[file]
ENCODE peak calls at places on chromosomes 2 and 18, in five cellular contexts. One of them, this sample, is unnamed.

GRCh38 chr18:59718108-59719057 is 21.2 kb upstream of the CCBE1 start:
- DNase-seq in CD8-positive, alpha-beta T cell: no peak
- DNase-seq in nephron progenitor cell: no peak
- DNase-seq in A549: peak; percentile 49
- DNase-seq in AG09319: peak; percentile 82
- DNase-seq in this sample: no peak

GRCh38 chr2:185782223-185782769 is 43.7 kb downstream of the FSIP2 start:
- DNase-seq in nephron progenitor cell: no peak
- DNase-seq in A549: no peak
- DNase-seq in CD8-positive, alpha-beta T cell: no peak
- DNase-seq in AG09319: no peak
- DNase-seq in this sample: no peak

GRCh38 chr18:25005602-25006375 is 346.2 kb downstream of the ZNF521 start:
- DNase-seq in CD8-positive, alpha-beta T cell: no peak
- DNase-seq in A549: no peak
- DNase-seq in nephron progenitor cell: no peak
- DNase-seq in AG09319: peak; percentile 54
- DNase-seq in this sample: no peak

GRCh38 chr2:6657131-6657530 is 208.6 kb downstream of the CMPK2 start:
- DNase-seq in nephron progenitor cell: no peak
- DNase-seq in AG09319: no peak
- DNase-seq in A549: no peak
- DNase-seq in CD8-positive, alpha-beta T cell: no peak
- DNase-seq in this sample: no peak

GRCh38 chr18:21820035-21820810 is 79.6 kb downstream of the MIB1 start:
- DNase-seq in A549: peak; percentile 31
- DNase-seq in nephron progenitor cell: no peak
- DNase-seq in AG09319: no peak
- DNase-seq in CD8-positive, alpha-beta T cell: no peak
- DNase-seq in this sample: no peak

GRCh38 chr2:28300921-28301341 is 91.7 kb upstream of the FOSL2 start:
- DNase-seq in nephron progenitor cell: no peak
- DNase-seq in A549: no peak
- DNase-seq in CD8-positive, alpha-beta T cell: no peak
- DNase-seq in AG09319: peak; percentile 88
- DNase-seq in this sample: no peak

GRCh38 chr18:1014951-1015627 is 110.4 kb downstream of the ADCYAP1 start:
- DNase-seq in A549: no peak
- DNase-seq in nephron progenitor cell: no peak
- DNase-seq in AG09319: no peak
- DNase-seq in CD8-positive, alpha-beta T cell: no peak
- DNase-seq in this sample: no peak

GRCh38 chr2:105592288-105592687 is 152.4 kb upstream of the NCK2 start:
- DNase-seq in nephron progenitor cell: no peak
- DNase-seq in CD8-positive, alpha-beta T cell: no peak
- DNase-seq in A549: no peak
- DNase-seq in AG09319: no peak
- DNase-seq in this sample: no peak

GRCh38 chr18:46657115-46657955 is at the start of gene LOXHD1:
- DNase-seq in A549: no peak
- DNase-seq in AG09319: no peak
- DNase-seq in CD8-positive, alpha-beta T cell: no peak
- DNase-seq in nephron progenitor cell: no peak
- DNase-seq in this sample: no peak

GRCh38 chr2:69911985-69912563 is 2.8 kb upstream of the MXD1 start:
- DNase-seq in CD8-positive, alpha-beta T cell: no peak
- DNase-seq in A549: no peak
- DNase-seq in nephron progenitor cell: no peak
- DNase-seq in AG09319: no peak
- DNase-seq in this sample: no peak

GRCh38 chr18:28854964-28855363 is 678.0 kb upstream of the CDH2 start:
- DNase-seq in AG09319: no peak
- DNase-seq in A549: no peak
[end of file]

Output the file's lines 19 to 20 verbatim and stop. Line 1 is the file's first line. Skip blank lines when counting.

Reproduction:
- DNase-seq in this sample: no peak

GRCh38 chr2:6657131-6657530 is 208.6 kb downstream of the CMPK2 start: